3

I am using NodeJS for a similar project. There's not a ton of packages on NPM for finance and stocks, so I wrote my own, that might help you get started: Fetching historical stock data, including intraday: https://www.npmjs.org/package/node-activetick Charting, analysing, forecasting the data: https://www.npmjs.org/package/timeseries-analysis You can use ...


3

We use node.js at alta5. The event-driven, non-blocking I/O model performs well in data-intensive real-time applications like a trading platform. http://alta5.com/


3

Here's the SPX & DAX data in CSV format (you can open in Excel): http://real-chart.finance.yahoo.com/table.csv?s=%5EGDAXI&d=11&e=1&f=2014&g=d&a=10&b=26&c=1990&ignore=.csv http://real-chart.finance.yahoo.com/table.csv?s=%5EGSPC&d=11&e=1&f=2014&g=d&a=0&b=3&c=1950&ignore=.csv and this ...


3

To construct best bid/ask from ITCH you must build a book incrementally from the messages in the data. Every message, except for system oriented messages, and non-displayed Trades, represent an order or an action on an order. Process the data, build a book, and you will naturally be left with the best bid/ask at the top of each side.


3

I have a little experience with this. First, NASDAQ has shared a dataset with researchers that flags whether an HFT participated in each trade or not but not the actual MPID - probably less granular than what you want. You generally need a professor to "cosign" your request, write a brief project proposal, and sign an NDA to get it. They also have shared ...


3

Market participant ID data is extremely unlikely to be available without the collaboration of regulators and the exchange itself, as it is a closely guarded information. Even "anonymized" data with no reference to a specific firm could reveal private information to informed market participants. If obtained at all, it is likely to come with draconian ...


3

Simply put, no, you won't find this. The most basic one-port ITCH feed with no redistribution rights runs \$750/mo. Historical ITCH data which is useful for backtesting is \$1,000/mo. with a 12 month initial minimum contract. Fees for distributors are much, much more expensive (all costs can be found on the NASDAQ OMX website), and the restrictions on ...


3

You could try just the basics: Inversion of bid ask spread (if bid_px >= ask_px) Unusual prints far out (if bid_px - eps_ticks <= trade_px <= ask_px + eps_ticks) Time sequencing (if event_time[0] >= event_time[1], 0 for most recent) Max values (if volume == 2^64-1) There's very few papers out there and I believe all of them are outdated anyway. ...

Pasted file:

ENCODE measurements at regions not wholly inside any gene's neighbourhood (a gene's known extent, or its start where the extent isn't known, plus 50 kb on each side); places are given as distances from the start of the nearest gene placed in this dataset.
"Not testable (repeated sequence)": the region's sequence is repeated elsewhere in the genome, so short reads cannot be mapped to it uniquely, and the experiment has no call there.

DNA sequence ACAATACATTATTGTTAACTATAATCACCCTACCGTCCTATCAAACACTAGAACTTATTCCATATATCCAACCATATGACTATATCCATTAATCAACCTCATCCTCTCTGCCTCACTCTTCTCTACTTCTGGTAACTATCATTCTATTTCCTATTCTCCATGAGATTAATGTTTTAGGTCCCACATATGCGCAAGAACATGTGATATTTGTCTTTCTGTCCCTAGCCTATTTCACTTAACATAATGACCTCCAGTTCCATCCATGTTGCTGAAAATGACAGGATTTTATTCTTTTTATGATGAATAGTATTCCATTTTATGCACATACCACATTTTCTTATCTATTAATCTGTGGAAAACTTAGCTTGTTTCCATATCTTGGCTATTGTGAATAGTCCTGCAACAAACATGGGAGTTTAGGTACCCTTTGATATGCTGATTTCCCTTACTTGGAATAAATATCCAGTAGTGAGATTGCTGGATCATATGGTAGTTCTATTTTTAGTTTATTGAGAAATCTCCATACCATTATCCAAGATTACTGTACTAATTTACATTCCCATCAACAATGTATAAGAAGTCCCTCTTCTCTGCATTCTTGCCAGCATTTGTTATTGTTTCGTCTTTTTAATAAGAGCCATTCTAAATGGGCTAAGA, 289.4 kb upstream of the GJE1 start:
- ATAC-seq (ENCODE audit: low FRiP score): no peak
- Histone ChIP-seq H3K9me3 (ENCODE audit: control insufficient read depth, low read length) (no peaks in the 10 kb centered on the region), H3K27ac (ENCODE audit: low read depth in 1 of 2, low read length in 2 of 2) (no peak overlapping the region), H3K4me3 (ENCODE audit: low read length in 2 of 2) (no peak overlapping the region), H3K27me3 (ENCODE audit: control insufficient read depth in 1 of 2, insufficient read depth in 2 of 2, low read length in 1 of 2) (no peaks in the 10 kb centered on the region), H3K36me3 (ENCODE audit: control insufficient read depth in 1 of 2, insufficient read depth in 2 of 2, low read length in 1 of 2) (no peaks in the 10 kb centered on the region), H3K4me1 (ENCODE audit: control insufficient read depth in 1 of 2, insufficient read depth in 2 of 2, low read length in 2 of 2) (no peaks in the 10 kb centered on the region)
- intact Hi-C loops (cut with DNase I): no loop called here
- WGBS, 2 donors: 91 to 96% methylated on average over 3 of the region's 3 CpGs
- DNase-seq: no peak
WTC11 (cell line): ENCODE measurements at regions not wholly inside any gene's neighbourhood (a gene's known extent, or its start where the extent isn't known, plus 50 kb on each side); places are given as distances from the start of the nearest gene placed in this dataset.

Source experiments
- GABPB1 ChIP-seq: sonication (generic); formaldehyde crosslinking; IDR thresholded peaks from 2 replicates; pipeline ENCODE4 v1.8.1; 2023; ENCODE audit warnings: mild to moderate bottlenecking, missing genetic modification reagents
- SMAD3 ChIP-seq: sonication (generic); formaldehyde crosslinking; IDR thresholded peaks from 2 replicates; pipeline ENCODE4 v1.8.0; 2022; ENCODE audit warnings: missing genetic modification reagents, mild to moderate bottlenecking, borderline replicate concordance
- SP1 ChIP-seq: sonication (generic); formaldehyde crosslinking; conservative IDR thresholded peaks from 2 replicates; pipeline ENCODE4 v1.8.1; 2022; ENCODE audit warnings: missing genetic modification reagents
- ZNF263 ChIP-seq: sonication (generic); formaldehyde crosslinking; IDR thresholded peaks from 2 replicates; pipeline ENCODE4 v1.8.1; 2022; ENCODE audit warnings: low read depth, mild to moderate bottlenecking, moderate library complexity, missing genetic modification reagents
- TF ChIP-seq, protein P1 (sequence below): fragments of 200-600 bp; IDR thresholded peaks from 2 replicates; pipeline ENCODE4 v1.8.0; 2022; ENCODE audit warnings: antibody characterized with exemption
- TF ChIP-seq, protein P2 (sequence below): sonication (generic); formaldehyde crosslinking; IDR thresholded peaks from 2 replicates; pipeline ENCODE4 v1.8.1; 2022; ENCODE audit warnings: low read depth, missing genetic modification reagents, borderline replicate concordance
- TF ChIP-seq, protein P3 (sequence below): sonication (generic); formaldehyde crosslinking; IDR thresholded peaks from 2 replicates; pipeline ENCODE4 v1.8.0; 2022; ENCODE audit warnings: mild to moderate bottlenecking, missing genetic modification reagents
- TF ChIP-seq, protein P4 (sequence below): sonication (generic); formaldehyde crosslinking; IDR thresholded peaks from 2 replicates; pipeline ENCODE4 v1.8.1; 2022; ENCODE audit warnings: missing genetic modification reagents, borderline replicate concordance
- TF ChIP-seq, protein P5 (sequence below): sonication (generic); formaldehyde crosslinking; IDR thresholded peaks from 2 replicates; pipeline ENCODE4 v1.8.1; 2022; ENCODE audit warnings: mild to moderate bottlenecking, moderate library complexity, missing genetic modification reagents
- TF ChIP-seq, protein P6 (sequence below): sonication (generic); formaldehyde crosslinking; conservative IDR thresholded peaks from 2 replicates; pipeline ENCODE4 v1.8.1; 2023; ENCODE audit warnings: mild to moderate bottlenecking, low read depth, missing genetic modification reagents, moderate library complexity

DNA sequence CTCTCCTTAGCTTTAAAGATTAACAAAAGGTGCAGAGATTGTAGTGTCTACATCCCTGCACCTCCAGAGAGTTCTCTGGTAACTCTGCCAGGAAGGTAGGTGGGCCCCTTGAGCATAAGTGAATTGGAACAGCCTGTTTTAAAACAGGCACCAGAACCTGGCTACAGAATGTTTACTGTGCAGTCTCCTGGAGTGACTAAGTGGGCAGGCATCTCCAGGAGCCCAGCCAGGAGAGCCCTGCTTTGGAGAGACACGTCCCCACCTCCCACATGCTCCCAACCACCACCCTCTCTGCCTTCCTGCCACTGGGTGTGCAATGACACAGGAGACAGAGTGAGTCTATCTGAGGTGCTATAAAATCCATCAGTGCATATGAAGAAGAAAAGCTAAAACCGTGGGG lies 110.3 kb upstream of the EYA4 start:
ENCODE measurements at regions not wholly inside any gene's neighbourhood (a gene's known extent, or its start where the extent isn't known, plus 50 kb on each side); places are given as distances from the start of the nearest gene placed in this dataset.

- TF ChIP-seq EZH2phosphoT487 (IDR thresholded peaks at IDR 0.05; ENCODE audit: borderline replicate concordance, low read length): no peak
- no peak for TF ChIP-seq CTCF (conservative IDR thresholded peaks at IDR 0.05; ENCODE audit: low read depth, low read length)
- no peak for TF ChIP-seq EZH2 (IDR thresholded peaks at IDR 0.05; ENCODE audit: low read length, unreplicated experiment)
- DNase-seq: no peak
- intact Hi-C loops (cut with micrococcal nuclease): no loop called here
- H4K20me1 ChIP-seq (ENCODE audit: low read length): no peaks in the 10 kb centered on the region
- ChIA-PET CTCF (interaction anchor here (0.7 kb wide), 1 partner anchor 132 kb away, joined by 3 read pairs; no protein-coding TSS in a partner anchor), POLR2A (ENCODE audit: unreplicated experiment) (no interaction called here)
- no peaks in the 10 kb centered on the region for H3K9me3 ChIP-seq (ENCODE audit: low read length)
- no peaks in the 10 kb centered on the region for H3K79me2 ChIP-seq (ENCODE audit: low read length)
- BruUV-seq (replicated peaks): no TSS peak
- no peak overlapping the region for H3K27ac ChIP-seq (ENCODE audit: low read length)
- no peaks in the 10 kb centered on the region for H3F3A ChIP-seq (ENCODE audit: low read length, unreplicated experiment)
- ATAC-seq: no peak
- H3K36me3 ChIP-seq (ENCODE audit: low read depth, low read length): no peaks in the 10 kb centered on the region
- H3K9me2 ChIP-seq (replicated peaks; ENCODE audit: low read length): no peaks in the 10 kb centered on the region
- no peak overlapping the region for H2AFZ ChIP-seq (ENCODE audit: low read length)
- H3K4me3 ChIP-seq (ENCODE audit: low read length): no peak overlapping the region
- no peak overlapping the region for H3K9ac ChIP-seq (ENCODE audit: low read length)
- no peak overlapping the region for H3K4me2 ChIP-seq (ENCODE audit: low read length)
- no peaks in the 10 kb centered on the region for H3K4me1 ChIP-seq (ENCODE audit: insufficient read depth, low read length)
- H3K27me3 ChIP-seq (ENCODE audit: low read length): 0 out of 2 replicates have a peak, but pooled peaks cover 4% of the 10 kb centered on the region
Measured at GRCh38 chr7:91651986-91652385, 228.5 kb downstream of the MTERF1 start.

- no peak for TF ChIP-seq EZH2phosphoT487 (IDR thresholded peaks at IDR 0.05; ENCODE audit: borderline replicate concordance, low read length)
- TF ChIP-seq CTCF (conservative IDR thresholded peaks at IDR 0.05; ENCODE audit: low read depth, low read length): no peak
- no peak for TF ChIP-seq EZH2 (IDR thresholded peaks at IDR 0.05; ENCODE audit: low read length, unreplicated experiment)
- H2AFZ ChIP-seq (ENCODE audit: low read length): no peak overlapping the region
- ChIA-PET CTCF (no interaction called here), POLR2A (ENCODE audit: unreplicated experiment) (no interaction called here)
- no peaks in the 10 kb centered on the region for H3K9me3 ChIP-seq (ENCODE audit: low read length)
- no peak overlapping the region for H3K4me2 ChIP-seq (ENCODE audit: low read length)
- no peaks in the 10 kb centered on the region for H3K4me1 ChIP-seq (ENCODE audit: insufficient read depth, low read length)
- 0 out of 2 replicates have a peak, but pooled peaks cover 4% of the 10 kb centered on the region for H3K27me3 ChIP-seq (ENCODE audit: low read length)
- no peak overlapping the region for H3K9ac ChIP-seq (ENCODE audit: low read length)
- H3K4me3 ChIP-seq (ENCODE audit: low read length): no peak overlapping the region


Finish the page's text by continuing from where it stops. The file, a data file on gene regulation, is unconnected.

3

But I am confused about what high/low and open/last mean? The high (low) is the highest (lowest) trade price that occurred within the minute. The open price is the price of the first trade that occurred within the minute. The close price, also known as the last price, is the price of the last trade that occurred within the minute. The concept of open-high-...


3

I would highly suggest Quandl as a great place to start: https://www.quandl.com/tools/excel Has a lot capabilities for stock look ups and works really well once you've gained some familiarities with it. Can really build out a powerful sheet if you don't need tick data or anything like that.


3

If you don't have strict low latency requirements and don't care if the provider is conflating tick data, then I would recommend using a broker's market data feed. Many electronic brokers offer access to connect to streaming market data alongside their other services. This will be the cheapest option in terms of cost, and will also likely be the easiest to ...


3

Cheap, accurate, fast: choose two. IQFeed is the cheapest broker-neutral feed that I know of for this and they have reasonable accuracy. Otherwise, brokers often package in a data feed for free. QuantHouse's feed etc. are about 2 orders of magnitude more expensive.


3

Try Quandl - should be enough to get this for free, I believe.


3

Data that includes the names of the parties is definitely not freely available, only exchanges would have it and they will share it only with their regulators. Regarding data without names, that is called tick-data as LocalVolatility states. To the best of my knowledge, you need to pay for this data.


3

There is an open source hedge fund project which is implementing the ideas contained in the book and which has a github where you can see their code implementation of tick bars. Personally I always find it extremely enlightening to see code rather than mathematical symbolism, and maybe this will be the same for you. On the linked pages there are also links ...